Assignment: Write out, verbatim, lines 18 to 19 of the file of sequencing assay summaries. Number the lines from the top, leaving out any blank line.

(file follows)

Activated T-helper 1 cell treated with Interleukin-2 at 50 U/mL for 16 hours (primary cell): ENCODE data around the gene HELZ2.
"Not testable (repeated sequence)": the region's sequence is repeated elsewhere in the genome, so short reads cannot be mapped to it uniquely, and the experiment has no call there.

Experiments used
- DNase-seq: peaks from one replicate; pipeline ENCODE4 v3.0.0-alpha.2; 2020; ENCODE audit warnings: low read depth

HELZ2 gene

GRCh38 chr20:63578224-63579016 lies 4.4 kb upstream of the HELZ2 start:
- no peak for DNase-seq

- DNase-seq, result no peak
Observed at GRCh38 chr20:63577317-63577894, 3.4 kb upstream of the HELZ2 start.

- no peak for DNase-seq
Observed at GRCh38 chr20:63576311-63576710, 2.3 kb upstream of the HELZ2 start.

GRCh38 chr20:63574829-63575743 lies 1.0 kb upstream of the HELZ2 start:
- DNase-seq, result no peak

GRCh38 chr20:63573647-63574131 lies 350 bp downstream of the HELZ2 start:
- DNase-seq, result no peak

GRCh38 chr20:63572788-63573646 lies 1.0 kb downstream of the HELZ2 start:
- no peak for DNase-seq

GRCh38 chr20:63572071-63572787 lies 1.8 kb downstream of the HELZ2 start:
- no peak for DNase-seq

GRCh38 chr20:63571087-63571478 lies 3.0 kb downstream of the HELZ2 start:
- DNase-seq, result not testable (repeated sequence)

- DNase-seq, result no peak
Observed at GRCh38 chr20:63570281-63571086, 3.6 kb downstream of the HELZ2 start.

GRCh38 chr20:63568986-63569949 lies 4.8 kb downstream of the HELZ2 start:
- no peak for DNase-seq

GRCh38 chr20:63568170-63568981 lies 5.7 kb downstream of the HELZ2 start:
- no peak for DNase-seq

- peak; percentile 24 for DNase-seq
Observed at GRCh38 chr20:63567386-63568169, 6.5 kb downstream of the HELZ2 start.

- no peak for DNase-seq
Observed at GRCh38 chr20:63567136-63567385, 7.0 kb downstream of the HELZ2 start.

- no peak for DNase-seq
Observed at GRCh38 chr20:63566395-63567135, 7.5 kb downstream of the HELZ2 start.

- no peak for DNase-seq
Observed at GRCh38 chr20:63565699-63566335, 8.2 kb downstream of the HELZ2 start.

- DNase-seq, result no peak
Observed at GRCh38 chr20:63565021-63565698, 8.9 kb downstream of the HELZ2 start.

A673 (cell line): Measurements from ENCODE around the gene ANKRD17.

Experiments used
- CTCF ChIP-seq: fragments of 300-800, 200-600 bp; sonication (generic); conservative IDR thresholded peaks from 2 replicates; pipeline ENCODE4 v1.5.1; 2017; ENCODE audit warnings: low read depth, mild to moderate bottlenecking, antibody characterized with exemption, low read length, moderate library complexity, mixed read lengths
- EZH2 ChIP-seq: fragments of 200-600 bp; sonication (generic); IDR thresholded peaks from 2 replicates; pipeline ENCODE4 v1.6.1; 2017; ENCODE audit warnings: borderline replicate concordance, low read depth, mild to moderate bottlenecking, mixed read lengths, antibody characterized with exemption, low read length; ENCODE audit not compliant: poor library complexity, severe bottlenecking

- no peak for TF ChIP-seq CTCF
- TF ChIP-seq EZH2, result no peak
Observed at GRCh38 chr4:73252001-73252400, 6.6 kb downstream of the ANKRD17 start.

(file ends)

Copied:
GRCh38 chr20:63572071-63572787 lies 1.8 kb downstream of the HELZ2 start:
- no peak for DNase-seq